The enthronement of His Eminence Nathanael of Chicago. (CREDIT: Metropolis of Chicago/Demetris Panagos)

TK: They filed a lawsuit on their own? Don’t they respect you?

MN: I do not think that they don’t respect me, nor do I think that we have an authoritarian regime in the Chicago Metropolis. I can tell you again that this is a legal issue that goes beyond the role and the capacities of the Metropolitan.

TK: In his interview, Fr. Nicholas Jonas told us that you advised them to work with a mediator. They did, but nothing came of it. As the Metropolitan, didn’t you call all the members together in a pastoral manner to find a solution?

MN: Of course, I suggested that there be a mediator so that we might not enter the judicial system. Of course, I called the two sides separately into my office, first to meet them, and secondly to hear their thoughts and opinions. What I found was that neither side was ready to dialogue with the other because there was built up tension and enmity. That is why, as I said before, I recommended the solution of having a third-party mediator, because, as an expert, he knows how to bridge opposing views and find solutions to legal disputes. The Metropolitan, apart from his pastoral and spiritual word, does not have judicial authority so that he might judge and render rulings on such matters.

TK: Given the reduction in parish members – 175 families according to Fr. Jonas, 75 to 100 according to Fr. Kaloudis – why does the parish pay two priests? Can’t one serve the needs of the community?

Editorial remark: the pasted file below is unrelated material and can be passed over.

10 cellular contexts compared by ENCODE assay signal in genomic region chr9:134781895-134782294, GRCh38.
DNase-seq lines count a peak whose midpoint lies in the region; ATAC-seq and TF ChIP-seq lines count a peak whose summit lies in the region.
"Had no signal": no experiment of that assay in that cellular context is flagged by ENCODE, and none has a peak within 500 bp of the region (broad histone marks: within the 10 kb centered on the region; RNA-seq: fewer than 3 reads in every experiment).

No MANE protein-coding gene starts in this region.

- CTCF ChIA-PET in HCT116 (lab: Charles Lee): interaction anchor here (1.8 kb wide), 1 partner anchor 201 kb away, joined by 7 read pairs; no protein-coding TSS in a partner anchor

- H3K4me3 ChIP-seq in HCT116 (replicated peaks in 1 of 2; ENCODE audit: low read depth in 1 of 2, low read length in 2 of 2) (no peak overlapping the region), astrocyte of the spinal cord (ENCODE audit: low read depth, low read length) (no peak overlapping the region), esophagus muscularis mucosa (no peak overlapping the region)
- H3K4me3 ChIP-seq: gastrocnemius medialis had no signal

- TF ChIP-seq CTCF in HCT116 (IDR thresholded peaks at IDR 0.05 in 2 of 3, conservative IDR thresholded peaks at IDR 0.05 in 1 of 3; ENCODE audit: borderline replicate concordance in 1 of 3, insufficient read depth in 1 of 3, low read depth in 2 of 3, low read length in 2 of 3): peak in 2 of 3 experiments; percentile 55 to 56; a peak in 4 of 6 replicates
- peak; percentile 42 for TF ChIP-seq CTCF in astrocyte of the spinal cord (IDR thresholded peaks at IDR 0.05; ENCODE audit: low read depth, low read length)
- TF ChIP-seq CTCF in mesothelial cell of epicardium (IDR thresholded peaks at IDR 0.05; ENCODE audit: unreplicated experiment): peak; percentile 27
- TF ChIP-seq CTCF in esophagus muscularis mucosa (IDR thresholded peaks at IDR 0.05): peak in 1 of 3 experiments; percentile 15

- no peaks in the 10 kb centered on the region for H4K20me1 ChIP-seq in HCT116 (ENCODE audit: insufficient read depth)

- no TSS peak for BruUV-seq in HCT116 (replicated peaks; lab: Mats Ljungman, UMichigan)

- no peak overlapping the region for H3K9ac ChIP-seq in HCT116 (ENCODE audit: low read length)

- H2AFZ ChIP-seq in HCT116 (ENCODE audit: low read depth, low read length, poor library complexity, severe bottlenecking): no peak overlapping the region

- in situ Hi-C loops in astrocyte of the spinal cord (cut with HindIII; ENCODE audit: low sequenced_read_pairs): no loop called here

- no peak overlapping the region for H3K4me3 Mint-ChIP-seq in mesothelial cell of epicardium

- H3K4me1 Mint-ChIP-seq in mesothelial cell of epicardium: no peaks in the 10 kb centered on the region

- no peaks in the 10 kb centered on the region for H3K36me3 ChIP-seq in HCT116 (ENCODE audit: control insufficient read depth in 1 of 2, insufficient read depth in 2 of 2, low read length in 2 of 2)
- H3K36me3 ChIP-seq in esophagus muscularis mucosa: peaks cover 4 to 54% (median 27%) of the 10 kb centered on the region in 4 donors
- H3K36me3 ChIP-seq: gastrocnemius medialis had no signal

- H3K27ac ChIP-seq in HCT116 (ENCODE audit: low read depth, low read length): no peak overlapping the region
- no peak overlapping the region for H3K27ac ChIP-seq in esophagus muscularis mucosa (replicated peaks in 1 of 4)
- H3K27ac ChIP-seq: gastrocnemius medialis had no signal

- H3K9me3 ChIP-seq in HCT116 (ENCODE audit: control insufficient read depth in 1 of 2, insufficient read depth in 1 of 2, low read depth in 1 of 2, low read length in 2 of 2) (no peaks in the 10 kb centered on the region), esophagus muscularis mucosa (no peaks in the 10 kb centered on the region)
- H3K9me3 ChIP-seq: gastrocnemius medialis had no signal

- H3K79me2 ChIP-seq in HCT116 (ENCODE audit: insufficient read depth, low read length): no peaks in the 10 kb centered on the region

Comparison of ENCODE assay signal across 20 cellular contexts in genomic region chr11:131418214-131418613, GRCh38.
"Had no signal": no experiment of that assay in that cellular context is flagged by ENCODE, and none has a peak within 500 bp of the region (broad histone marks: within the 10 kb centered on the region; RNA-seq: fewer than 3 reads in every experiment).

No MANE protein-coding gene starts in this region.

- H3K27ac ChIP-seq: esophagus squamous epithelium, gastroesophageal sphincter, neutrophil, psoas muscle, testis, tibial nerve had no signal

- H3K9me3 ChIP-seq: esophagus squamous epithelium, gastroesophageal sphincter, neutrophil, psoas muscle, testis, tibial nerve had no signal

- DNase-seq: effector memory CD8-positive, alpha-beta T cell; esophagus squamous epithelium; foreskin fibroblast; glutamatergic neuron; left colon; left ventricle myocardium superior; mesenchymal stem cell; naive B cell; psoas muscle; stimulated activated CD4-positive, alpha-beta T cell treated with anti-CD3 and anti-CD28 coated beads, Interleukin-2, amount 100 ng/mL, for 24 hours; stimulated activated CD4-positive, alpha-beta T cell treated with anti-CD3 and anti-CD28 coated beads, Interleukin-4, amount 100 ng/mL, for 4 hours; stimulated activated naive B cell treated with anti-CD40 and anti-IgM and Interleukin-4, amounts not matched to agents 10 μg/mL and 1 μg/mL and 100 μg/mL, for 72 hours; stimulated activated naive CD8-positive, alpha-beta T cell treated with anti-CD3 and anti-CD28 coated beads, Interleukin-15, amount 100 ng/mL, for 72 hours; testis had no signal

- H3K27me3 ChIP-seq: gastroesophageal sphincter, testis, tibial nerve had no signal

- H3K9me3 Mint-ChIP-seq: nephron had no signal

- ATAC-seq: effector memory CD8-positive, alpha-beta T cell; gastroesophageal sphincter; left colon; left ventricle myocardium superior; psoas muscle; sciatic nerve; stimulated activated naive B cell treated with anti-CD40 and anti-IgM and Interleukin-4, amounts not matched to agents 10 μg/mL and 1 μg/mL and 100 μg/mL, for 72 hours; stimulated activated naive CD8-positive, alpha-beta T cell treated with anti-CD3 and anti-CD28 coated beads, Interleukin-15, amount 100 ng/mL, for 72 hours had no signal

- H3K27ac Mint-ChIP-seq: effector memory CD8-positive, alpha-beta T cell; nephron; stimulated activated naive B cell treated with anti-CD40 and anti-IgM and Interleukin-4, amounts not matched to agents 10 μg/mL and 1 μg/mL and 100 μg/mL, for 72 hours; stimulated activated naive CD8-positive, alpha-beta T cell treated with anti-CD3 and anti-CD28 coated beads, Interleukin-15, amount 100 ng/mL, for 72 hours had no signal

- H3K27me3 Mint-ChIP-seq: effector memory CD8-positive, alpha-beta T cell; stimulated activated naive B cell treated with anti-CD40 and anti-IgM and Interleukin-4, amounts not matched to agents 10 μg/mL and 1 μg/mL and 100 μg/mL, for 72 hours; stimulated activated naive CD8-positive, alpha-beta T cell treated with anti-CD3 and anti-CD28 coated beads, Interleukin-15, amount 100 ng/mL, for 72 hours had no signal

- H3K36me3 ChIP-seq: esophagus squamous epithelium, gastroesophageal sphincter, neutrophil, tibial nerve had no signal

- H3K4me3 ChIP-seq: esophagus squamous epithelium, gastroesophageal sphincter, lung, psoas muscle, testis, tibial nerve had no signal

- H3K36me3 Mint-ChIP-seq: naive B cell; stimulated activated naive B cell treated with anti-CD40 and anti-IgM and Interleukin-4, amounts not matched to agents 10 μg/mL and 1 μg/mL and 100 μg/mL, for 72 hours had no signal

MN: That is a very good question! I inherited this situation and did not want to intervene immediately before getting to know the people and the situation. But now, due to the court’s decision to transfer the church building to the bank, we have organized, based on the regulations of the Holy Archdiocese of America that outline what we should do in such cases, a special Ad Hoc Committee that will study the facts at hand, work with the parish, and ask the parish to submit a plan for its future. The Metropolis will examine this plan and, together with the parish, we will attempt to pave a joint path toward the future. What matters to me and concerns me most is the future of the parish. I place great importance on this.

TK: Going forward, how do you think things should be, or rather, what are you thinking of doing as the Chief-shepherd of the region?

MN: I have already answered this. Importance is given to what the future plan will be. In this light, I would like to emphasize that I will not abandon the parish.

TK: Are there other parishes in your region facing serious financial problems?